Let's talk MONEY
It's been a while since we've published a nice fresh blog post, so here we are again! We've been running around like blue-arsed flies sorting out our family home renovation in Cheshire (check out @theovergrownhouse on Instagram) and kicking off two major HMOs in the North East, but finally the dust is settling (quite literally, builder's dust keeps descending weeks after they leave, where is it coming from??) and our focus is well and truly back on the main business at hand.
A few months back I extended an invitation to our Instagram and Facebook Following wanting to know what content people were really keen to get from us and we got some great engagement (thanks guys). The blog post below is a direct response to one of the suggestions (thanks @ckherdman!) so hopefully it's value-add (who wants to waste time creating content that doesn't add value?).
Here's our scenario: you've found a cracking deal, the numbers stack, the vendor is keen - where are you going to find the money??
SO, what ways have we financed our deals?
Let's start with a good old caveat - we are not financial advisors so we are not qualified to give financial advice - this blog post is just a share of some of the creative methods we have personally used to finance property purchases and refurbs. It's not an exhaustive list of our methods, but it should get your creative juices flowing!
1. Sell your liabilities to invest in assets
Until 2017 we believed what conventional wisdom had drilled into us since we were kids - owning is safer and better than leasing. There was also an underlying way of thinking that fancy car = success. Reading Kiyosaki's Rich Dad Poor Dad was transformational - he breaks stuff into two categories, assets vs. liabilities. An asset puts money in your pocket every month, a liability takes money out of your pocket every month.
Now owning a car is definitely a liability - not only do you trap your capital in it on acquisition, but it loses a large portion of its value as soon as you become the new owner and with every mile you drive.
So we decided to ditch the car via AutoTrader and invest the money into an asset (i.e. a property with positive cashflow). We got 11,000 smackaroonies for the car. We will quite happily leave up to £10k in a buy-to-let, so £11k was a pretty neat figure for us. The money we released from the car a.k.a The Liability, is now wrapped up in an asset which will experience capital growth with the market and inflation, and we have a lifetime of income for us, and for our children.
During our lifetime we are able to use the cashflow from one Buy-to-let to cover the monthly cost of leasing a suitable car - WIN WIN.
2. Use other people's money
Now this is a scary one unless you know what you are doing. You can make stacks of money in property but you can also lose stacks of money - and quickly.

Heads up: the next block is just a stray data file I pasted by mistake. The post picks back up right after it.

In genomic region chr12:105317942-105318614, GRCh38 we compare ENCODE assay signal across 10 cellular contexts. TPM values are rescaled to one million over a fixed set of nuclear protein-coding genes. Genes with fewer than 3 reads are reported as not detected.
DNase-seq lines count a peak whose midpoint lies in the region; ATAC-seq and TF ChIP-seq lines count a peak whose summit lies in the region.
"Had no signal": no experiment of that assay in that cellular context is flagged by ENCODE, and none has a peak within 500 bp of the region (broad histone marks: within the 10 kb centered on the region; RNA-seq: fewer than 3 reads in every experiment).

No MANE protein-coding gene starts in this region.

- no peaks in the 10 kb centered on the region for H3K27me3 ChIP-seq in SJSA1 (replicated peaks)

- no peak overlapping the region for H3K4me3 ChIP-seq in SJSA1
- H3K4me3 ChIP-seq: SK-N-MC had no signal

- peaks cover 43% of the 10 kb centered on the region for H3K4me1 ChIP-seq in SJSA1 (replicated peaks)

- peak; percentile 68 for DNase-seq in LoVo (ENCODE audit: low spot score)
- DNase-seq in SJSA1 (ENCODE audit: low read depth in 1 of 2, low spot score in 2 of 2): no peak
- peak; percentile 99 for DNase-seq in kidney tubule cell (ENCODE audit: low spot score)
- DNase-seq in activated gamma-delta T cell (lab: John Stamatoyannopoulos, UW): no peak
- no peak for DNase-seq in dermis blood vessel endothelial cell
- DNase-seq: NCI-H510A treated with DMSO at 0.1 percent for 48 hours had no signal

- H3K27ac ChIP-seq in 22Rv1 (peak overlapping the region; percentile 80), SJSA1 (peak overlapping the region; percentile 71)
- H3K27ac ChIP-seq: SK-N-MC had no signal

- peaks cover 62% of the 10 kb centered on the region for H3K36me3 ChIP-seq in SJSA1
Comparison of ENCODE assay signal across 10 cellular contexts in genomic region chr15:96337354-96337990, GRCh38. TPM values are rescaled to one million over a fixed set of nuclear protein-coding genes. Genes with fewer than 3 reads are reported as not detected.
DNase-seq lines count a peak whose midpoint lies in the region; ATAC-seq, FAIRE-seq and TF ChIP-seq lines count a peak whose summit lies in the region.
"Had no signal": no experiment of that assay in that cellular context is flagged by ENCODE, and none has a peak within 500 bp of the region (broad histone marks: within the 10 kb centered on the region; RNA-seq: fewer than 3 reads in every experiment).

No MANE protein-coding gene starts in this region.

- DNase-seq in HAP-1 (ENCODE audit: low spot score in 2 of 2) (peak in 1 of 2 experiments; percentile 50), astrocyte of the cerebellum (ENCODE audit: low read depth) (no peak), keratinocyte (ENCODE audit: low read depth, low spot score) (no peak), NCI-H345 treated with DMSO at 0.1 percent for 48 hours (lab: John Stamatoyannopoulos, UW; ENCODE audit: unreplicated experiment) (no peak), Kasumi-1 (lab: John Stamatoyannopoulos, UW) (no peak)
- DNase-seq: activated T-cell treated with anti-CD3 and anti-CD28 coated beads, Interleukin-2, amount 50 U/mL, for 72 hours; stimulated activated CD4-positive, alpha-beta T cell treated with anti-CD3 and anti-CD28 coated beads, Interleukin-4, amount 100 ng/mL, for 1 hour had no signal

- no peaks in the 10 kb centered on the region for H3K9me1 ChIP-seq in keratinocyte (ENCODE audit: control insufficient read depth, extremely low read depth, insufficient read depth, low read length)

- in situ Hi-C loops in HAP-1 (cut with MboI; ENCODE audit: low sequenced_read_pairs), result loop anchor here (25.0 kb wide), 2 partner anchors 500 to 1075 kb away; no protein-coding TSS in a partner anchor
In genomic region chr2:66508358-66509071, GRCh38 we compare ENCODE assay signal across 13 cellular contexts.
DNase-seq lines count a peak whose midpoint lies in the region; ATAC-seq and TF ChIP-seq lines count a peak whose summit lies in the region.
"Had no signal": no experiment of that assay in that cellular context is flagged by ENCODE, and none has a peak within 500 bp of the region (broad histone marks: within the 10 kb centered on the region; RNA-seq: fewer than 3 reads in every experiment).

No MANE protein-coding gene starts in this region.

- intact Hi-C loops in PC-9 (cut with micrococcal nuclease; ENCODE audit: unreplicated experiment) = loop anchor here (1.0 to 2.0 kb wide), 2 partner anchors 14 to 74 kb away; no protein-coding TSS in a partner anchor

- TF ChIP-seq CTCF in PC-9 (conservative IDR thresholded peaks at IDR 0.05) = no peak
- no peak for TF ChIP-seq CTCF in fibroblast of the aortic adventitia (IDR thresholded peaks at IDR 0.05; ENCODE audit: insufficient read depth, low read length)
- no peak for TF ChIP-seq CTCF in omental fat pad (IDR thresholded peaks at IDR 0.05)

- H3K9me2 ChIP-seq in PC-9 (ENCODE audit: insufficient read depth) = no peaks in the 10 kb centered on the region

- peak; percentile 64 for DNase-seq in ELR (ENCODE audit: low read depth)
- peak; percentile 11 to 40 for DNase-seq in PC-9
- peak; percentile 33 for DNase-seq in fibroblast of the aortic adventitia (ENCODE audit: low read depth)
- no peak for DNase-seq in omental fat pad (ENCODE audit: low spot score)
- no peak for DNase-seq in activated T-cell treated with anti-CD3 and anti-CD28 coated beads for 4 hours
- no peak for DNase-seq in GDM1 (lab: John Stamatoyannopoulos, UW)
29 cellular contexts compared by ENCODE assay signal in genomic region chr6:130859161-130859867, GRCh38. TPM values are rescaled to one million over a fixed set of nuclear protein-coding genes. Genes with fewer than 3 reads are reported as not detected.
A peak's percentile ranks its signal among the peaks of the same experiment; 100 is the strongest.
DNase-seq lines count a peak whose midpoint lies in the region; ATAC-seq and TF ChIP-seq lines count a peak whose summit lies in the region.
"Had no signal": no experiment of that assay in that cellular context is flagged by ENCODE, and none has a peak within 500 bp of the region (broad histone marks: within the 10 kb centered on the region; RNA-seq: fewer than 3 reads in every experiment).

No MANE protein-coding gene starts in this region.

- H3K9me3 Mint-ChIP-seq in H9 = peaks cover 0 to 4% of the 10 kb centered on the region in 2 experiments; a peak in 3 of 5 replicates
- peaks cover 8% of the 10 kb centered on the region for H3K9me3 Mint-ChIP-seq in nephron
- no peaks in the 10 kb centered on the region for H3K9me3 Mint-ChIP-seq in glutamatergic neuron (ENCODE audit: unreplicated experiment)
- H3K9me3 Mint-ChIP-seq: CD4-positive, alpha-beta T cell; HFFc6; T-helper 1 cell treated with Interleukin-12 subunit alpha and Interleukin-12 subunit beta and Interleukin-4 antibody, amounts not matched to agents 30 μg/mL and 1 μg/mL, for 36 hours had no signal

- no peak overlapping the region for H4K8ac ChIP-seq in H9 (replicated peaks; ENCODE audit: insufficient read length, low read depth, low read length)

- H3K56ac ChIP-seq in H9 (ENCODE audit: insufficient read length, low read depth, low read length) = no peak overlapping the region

Contrary to how it can appear when you just look on the surface (i.e. social media) we have put hours, days, weeks and months of hard graft into learning how to buy property safely and smartly. We've gone to property education courses, we've had a coach for a lot of the time, we've walked the footpaths of the areas we invest in, we've used our own money, we've built relationships with agents and trades, and we've got a network of friends interested in the same model of building a portfolio.
Against this foundation of due diligence, we have been confident and successful working with Angel Investors - i.e. friends, family, social media contacts, ex-colleagues and business connections who have money sat in the bank, and who are willing to invest the money with us for an agreed period of time at an agreed rate of interest. Considering most people are ok with the bank giving them less than 1.5% interest (bear in mind inflation is at 2%, hello, has the world gone crazy??), the rate of return we offer is a big win for our investors.
It's a fantastic financing strategy when done correctly, but definitely do your research before entering into this kind of agreement!
3. Get pally with your council
Councils have a new build quota every year, and for the most part they don't meet the quota set out. This is where Empty Homes Grants come in.
According to the Guardian's research there are currently well over 200,000 empty, derelict, vacant properties in the UK, worth almost £50bn. When one of these empty properties is brought back into use through a renovation, even by a private investor, if the council is part of the process then this can be considered as a new unit in their quota.
We have been awarded £12k in the last 2 years towards our renovations - when you work on the basis that I mentioned above (up to £10k in a buy-to-let) then it's another win:win - the council meet their quota and we get a cashflowing property to add to our portfolio.
We were awarded £6k on a single renovation in 2018 - we worked out that roughly 6 hours of work with the council was needed to secure the grant - play that out, that's £1,000 per hour, not bad!
There are other ways in which we've raised finance - we've used bridging finance, credit cards, refinancing, loans, sourcing, coaching etc. but hopefully the above gives you an insight into the creativity and out-of-the-box thinking you can bring to financing good deals!
Always happy to help - follow us on Instagram and drop us a DM or an email to email@example.com if you have any questions!